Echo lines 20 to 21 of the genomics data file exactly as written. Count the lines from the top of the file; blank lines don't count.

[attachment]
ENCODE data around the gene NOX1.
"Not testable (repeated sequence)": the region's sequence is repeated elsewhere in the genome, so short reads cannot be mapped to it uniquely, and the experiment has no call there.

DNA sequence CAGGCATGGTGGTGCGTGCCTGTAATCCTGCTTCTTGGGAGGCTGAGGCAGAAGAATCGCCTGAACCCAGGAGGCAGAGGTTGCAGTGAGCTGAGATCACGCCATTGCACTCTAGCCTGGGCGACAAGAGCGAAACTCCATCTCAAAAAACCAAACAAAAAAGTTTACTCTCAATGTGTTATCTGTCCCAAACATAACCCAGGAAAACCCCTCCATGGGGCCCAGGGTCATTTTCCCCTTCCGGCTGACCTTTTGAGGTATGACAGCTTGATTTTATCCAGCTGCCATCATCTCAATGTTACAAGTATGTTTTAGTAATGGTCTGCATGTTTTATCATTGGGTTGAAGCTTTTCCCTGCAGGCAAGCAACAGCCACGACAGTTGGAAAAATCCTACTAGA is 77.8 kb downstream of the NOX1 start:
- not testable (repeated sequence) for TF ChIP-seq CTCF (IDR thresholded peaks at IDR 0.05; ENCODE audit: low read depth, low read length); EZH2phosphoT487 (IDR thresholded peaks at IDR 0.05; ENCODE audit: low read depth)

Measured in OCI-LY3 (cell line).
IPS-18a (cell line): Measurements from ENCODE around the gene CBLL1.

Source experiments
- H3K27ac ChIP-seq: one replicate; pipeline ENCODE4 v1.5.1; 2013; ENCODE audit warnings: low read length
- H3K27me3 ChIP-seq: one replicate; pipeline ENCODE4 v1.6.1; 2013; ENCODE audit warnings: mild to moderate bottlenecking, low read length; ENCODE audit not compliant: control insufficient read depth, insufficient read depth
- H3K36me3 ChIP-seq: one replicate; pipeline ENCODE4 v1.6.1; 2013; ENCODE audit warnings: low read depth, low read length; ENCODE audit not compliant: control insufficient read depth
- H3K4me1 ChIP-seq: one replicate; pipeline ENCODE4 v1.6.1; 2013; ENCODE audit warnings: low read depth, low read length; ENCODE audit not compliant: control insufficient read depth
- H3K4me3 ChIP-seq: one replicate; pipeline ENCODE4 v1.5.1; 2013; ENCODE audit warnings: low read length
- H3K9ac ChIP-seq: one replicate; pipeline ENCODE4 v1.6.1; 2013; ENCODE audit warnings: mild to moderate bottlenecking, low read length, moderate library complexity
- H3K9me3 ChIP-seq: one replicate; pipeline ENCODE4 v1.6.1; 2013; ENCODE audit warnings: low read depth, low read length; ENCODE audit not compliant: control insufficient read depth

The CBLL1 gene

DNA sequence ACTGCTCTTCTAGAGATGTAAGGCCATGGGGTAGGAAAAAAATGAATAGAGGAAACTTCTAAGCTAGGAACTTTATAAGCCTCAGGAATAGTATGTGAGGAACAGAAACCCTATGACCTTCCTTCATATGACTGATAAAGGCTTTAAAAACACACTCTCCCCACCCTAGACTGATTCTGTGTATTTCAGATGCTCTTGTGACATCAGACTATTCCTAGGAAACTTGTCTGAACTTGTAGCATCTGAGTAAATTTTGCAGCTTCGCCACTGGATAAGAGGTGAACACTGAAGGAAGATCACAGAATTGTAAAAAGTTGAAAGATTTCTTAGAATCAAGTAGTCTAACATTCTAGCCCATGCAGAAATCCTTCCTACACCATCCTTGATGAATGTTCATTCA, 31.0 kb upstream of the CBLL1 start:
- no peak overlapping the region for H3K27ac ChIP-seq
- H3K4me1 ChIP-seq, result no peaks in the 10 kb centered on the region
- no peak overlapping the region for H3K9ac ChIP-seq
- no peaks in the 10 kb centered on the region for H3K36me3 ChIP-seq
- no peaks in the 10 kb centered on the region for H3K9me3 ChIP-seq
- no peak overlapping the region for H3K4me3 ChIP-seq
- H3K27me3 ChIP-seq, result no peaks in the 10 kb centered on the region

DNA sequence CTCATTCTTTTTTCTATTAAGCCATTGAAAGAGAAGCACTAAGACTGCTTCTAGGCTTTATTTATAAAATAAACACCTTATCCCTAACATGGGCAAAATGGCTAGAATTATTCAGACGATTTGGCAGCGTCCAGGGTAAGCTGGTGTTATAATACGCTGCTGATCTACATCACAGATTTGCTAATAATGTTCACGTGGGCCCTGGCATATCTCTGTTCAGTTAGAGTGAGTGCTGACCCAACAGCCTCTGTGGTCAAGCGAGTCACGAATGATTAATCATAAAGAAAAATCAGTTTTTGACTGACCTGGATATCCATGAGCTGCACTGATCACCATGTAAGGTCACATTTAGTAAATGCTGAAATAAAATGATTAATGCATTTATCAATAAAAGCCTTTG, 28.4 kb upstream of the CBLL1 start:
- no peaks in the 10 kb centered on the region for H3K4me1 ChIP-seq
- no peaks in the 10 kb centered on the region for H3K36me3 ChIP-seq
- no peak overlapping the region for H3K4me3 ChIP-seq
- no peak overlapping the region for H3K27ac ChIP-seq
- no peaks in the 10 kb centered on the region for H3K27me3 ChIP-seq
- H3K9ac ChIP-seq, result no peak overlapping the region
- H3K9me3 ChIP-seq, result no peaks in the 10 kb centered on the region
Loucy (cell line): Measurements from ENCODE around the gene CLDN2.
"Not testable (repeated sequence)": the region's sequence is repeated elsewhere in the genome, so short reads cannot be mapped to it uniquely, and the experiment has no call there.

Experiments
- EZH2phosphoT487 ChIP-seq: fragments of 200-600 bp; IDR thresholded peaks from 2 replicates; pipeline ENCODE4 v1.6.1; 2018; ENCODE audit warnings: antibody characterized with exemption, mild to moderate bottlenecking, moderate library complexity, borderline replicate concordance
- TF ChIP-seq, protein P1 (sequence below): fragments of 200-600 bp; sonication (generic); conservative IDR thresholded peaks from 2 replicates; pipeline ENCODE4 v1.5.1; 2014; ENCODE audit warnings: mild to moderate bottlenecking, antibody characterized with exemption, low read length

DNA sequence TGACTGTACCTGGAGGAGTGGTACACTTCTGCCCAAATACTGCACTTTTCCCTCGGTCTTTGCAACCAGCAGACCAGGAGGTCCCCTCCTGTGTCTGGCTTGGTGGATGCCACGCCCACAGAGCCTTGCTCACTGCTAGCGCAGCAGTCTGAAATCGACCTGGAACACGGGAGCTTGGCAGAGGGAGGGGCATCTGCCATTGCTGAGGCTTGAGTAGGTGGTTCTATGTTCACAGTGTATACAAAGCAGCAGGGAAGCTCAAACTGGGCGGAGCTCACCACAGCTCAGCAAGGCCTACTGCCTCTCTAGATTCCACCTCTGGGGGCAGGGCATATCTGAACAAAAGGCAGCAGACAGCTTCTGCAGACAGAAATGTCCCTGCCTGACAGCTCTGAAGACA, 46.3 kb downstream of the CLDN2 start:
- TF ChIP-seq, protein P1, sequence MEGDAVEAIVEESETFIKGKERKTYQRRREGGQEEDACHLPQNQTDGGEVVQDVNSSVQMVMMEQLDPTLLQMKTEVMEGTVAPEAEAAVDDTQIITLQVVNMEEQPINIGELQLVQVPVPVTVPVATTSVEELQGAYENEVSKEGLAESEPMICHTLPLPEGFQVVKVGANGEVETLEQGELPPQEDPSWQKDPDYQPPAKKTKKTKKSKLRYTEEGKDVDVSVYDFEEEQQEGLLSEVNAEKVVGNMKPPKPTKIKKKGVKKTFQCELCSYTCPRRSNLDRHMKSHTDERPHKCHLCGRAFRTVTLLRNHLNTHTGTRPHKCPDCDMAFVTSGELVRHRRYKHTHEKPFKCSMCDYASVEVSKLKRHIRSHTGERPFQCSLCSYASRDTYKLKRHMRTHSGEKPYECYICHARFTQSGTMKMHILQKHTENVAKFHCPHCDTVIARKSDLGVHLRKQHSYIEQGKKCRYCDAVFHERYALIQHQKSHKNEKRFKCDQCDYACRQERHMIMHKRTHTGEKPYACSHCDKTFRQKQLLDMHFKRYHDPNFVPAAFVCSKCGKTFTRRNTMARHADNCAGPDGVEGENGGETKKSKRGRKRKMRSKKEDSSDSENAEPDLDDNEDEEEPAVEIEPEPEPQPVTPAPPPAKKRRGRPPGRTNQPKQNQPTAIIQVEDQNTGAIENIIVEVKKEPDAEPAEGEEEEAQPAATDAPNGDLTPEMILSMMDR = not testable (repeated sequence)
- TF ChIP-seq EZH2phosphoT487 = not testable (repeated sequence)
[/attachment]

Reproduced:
- no peaks in the 10 kb centered on the region for H3K36me3 ChIP-seq
- no peaks in the 10 kb centered on the region for H3K9me3 ChIP-seq